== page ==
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Old 12-05-2010, 10:58 PM   #136 (permalink)
NeilBlanchard
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The supercharger would pressurize the tank. Obviously this is a loss, but unlike a compression stroke, in the design I proposed a large offset of the cylinder to the crankshaft center, so you would get a much better mechanical leverage and generate torque with the power stroke (instead of bending the crankshaft sideways), but do the offset reduces the power of the up stroke by a similar amount.

So, I cannot avoid the compression loss, but doing it with the supercharger allows it to keep the advantage on the power stroke.

Quote:
Neil I did look over your proposed design in the first few posts. I believe one of the disadvantages of engines that have opposed cylinders like the old air cooled VW was that I have not seen one of that design that was terribly efficient in the first place.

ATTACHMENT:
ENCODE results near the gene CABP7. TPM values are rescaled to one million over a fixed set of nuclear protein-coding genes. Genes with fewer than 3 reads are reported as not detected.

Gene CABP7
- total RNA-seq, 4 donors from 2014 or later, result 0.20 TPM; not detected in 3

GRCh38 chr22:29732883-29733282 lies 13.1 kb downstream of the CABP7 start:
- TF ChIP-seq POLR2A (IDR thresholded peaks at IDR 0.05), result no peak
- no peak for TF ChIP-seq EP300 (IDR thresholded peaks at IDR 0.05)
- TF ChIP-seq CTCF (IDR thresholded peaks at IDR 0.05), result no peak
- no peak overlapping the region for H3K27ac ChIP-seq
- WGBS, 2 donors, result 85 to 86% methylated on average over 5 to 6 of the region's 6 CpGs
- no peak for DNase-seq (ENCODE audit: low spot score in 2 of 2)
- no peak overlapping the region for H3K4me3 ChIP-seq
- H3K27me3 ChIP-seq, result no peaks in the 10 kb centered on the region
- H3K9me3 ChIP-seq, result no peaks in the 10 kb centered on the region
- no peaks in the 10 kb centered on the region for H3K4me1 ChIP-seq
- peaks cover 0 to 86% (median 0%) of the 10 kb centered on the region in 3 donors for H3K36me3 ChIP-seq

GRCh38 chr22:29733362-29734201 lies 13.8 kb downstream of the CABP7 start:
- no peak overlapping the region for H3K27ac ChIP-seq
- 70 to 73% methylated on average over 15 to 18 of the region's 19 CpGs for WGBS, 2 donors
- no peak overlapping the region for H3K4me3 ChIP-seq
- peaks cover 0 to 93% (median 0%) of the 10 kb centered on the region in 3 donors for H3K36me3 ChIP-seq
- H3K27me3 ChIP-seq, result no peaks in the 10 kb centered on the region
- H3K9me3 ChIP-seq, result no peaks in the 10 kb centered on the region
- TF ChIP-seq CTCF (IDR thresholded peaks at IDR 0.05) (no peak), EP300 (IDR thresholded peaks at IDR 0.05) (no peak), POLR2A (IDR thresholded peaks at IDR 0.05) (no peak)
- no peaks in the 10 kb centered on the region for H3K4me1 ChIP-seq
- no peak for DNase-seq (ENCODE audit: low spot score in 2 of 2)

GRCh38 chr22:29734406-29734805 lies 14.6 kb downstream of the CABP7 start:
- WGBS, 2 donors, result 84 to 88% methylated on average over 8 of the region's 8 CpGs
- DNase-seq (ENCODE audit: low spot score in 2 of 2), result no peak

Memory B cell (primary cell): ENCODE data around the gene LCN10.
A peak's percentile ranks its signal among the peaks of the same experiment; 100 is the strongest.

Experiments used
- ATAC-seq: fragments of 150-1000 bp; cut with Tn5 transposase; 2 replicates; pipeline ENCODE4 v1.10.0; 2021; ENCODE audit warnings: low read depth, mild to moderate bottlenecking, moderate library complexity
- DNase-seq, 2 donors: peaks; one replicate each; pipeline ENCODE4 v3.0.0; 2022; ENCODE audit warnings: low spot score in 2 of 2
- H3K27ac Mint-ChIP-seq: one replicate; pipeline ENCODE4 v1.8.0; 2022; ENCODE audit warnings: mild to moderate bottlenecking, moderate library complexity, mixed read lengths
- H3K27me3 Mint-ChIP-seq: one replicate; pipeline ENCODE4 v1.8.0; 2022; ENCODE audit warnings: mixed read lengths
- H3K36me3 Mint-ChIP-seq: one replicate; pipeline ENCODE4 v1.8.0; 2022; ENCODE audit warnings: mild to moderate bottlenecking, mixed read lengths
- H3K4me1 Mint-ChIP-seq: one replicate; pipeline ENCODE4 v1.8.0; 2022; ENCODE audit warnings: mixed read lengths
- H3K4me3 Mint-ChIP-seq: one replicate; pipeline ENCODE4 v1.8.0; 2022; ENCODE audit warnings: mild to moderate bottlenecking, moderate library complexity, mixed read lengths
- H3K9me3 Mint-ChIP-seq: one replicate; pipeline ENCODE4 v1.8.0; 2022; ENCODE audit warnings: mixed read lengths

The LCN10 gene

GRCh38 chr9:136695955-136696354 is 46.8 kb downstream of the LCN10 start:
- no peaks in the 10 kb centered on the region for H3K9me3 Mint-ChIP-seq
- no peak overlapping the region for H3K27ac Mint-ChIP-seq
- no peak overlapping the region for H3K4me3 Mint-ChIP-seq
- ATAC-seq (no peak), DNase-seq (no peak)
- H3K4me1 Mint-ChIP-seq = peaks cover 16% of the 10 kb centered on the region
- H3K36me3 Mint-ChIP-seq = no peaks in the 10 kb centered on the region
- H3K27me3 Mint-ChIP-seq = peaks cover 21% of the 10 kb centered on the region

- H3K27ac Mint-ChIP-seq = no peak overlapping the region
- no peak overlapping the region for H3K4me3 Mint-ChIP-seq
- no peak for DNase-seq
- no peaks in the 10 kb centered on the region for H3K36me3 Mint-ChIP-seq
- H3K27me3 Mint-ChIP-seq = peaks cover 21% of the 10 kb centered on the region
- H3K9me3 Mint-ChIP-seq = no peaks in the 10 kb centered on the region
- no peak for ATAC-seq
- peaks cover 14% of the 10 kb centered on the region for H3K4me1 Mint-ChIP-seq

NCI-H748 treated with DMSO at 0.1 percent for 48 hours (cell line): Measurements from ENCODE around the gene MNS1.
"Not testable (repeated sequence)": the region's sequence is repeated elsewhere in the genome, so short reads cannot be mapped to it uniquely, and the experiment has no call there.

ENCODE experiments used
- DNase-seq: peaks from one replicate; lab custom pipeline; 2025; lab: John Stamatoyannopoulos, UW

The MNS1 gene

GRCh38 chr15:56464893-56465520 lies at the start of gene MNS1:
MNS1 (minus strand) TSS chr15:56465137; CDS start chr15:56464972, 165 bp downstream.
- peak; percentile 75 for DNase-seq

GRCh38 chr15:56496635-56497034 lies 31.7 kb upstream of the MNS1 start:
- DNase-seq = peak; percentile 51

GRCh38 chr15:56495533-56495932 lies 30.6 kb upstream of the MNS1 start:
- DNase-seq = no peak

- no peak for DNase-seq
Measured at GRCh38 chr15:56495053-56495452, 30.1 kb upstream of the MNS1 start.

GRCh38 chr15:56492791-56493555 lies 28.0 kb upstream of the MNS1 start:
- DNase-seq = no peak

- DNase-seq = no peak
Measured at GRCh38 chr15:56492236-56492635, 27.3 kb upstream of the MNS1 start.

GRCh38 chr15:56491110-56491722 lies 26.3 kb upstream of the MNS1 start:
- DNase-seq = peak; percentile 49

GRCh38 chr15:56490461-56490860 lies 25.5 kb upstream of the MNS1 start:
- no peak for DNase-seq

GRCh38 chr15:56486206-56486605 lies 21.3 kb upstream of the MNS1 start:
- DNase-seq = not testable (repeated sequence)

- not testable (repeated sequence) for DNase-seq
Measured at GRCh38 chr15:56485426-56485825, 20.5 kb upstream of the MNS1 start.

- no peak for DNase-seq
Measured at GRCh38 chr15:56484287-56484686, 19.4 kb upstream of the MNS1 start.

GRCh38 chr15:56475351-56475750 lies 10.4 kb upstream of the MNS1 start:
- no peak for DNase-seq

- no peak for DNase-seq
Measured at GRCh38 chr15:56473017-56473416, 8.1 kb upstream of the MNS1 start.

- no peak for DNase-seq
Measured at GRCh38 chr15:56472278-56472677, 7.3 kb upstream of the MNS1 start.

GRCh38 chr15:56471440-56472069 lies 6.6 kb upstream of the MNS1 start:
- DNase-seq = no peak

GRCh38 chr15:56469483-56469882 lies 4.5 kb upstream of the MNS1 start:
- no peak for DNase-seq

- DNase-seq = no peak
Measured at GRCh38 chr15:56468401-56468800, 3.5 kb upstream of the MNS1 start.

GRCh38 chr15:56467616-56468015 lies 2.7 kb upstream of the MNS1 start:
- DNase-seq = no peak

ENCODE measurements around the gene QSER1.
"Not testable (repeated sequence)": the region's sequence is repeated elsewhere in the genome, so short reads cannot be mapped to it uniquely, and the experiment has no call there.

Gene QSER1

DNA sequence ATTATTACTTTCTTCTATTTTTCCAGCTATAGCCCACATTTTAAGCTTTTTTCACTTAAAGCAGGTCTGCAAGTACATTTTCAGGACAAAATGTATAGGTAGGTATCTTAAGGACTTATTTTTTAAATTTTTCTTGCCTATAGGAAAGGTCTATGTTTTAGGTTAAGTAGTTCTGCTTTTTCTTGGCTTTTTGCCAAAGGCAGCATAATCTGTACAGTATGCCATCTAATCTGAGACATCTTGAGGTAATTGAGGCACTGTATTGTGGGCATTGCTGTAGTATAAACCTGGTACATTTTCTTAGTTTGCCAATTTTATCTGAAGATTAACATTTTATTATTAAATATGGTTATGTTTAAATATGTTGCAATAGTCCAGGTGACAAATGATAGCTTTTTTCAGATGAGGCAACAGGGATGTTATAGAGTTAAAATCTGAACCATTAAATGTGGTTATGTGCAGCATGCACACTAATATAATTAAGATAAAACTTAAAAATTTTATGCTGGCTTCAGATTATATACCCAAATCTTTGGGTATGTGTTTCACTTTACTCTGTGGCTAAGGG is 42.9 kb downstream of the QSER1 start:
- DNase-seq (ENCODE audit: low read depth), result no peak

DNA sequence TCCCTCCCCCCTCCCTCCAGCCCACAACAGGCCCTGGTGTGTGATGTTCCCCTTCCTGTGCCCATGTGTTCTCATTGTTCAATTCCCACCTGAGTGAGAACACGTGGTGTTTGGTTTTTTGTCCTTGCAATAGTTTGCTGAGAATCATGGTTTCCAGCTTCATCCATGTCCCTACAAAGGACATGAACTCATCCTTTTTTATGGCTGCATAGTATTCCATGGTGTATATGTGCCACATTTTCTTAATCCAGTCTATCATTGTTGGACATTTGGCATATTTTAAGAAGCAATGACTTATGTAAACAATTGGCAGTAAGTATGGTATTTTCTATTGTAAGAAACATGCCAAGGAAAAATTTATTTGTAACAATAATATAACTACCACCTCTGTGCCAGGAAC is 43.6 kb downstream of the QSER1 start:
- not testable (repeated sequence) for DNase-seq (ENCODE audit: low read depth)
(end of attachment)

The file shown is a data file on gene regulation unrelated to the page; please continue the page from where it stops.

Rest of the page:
I think disc type valves are an improvement over poppets in theory, but I am not sure if they have the ability to last and be low maintenance.
Okay, the VW and most opposed engines have separate crank pins, whereas this proposed design, the pair of opposed pistons share a crank pin; so one piston pushes the other through it's exhaust stroke.

Why would an opposed piston design be inefficient? Porsche, Ferrari, Subaru, and plenty of others have had successful flat opposed designs?

My biggest concern related to the configuration of the "Blanchard Cycle" engine is odd ball vibration, that would set up a twisting reaction. Even the BMW Boxers have this. This design is not really "flat" in a true sense...

On the wear and tear on disk valves, I was thinking of using both a radial and a thrust plain bearing. Or, another possibility is to have rotating conical valves with ports through them. This would have a large surface area to support the valve against the pressures in the cylinder, but still be a low-drag rotating design.
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Last edited by NeilBlanchard; 12-05-2010 at 11:04 PM..
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